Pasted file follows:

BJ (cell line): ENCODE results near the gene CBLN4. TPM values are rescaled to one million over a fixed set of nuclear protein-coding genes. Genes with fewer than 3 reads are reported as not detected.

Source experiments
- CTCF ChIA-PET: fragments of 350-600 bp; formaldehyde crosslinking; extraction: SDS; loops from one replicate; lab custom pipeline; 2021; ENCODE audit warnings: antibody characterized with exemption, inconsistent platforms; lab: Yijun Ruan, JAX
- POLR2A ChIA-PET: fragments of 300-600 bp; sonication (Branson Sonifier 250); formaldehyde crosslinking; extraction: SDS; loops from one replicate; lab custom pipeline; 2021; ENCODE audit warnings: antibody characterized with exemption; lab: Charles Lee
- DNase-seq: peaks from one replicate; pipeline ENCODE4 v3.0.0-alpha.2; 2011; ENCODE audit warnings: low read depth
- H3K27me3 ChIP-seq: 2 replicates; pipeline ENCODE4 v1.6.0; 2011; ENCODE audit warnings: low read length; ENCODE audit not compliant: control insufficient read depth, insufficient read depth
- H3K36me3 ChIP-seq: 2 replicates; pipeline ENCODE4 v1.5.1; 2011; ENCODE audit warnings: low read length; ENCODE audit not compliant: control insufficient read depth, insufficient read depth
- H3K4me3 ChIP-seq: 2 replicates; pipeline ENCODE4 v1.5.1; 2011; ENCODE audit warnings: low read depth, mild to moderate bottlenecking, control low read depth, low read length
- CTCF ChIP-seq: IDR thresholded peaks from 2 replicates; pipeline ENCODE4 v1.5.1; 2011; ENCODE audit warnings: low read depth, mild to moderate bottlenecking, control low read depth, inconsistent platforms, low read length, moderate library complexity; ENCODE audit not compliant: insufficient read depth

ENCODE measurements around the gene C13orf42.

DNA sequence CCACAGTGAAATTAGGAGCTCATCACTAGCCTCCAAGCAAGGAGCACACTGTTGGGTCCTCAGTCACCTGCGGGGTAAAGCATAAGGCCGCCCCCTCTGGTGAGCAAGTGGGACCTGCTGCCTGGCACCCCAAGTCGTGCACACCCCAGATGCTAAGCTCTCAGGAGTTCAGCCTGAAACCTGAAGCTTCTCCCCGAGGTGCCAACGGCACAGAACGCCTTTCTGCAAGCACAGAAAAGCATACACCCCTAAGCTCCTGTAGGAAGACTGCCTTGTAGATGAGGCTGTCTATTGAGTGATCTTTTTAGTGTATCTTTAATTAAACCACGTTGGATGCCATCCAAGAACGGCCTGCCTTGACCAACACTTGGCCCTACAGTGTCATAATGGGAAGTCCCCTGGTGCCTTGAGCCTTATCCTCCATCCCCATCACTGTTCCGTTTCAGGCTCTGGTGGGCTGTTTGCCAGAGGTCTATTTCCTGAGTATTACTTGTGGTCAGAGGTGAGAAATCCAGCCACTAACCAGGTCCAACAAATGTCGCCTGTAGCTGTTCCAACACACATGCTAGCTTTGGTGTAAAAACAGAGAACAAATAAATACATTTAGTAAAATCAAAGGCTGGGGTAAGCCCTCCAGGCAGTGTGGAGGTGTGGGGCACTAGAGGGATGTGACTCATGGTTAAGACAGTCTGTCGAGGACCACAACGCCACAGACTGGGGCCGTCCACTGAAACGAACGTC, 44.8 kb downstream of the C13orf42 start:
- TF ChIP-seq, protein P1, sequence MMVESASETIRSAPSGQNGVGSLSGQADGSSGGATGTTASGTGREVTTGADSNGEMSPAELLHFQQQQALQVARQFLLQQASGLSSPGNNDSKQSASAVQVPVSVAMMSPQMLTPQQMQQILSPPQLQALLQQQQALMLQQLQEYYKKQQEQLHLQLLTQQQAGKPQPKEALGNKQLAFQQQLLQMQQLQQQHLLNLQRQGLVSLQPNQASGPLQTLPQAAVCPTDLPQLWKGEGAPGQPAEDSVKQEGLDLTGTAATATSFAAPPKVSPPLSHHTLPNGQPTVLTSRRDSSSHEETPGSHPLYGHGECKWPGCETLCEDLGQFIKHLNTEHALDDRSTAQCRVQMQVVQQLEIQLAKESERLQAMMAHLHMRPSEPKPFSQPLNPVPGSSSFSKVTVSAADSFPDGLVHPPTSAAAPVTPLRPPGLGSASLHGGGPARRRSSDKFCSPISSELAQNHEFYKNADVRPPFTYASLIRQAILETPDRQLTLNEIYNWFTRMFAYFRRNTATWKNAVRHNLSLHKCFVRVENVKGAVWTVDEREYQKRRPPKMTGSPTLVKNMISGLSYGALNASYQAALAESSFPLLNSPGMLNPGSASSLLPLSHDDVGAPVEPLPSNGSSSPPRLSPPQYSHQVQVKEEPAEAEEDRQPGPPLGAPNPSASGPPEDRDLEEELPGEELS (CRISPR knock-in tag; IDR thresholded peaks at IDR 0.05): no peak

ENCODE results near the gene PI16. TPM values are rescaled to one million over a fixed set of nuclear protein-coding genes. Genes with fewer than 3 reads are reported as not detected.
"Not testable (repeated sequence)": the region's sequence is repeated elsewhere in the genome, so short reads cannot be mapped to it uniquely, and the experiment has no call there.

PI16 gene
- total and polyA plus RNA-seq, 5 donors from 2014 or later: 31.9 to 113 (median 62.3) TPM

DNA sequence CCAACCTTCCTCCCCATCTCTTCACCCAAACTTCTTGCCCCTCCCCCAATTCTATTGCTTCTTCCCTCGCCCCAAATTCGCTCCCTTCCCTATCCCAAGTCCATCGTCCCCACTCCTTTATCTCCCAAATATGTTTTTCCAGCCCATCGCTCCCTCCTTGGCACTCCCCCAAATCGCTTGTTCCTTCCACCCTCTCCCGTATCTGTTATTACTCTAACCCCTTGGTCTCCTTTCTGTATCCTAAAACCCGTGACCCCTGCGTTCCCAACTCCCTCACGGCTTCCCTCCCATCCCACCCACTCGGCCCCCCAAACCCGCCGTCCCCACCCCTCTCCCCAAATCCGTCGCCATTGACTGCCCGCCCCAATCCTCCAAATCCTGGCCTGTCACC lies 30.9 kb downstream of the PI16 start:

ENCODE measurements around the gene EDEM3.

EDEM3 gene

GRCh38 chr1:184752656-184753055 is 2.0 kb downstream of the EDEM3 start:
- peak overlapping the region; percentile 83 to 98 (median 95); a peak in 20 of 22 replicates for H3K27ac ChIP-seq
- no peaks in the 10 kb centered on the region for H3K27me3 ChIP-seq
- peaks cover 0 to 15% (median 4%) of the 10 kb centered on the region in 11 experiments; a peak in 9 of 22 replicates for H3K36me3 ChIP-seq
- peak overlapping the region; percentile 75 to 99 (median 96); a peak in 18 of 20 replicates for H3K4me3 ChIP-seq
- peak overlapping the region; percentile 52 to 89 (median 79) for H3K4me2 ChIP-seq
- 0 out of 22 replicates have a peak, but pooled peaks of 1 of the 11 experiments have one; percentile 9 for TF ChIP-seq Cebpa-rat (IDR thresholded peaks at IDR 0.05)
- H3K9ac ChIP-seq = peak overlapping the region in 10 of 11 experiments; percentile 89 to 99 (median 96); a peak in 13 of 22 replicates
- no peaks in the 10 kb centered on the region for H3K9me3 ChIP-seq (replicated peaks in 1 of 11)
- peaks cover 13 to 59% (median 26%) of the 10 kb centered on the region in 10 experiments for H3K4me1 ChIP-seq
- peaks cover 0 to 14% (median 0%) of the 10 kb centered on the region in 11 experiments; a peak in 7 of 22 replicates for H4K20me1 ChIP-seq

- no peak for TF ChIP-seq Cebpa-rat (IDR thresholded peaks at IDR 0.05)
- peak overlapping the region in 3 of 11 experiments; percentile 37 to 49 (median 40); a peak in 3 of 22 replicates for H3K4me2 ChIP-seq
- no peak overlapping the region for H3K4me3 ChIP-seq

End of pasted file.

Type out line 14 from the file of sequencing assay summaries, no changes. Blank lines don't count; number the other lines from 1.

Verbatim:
"Not testable (repeated sequence)": the region's sequence is repeated elsewhere in the genome, so short reads cannot be mapped to it uniquely, and the experiment has no call there.